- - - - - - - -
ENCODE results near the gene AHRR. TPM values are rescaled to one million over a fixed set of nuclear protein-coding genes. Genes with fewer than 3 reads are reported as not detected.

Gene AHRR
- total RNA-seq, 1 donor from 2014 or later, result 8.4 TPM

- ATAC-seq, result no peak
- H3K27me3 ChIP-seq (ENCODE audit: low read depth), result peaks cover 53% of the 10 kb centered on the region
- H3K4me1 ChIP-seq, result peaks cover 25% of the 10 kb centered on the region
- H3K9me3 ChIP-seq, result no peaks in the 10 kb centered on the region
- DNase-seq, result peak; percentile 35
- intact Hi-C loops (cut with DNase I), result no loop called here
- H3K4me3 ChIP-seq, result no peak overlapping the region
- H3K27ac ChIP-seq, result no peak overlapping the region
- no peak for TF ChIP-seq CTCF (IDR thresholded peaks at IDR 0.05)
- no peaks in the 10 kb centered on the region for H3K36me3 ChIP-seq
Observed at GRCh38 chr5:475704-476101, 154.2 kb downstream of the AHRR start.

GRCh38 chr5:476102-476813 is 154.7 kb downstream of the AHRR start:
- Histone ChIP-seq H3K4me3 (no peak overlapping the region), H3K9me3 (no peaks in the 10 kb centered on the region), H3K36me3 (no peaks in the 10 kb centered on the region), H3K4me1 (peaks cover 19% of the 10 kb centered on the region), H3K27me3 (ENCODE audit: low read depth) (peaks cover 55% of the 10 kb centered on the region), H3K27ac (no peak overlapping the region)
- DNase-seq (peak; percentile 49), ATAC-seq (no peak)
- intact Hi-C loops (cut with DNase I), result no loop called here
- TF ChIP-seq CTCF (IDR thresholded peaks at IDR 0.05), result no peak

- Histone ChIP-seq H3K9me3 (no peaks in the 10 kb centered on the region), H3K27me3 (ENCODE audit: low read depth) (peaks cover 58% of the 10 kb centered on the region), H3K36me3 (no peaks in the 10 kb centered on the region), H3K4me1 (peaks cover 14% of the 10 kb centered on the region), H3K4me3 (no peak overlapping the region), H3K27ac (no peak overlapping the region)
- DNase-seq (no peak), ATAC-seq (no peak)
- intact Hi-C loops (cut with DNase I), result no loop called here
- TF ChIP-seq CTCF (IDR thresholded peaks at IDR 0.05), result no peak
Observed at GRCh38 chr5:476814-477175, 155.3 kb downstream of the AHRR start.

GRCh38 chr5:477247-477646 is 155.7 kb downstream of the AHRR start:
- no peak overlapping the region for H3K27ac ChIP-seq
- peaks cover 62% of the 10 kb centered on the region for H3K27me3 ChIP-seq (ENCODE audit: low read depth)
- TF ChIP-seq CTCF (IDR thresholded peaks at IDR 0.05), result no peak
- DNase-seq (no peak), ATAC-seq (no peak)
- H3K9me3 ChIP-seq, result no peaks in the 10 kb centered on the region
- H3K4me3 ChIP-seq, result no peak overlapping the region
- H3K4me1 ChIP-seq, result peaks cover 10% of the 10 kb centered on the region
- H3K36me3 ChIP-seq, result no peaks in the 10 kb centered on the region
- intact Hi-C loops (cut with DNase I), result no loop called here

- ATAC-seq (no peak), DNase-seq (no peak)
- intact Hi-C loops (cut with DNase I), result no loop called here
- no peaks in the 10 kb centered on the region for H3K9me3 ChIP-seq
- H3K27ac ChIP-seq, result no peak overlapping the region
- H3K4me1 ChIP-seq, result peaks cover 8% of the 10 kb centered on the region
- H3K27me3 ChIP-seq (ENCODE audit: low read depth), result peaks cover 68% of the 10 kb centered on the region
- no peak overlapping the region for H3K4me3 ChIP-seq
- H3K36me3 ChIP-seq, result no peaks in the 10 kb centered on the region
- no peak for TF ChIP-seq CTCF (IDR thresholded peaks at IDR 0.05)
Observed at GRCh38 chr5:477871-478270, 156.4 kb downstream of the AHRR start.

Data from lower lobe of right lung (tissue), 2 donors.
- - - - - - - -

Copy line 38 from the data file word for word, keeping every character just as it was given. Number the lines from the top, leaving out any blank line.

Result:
- H3K27ac ChIP-seq, result no peak overlapping the region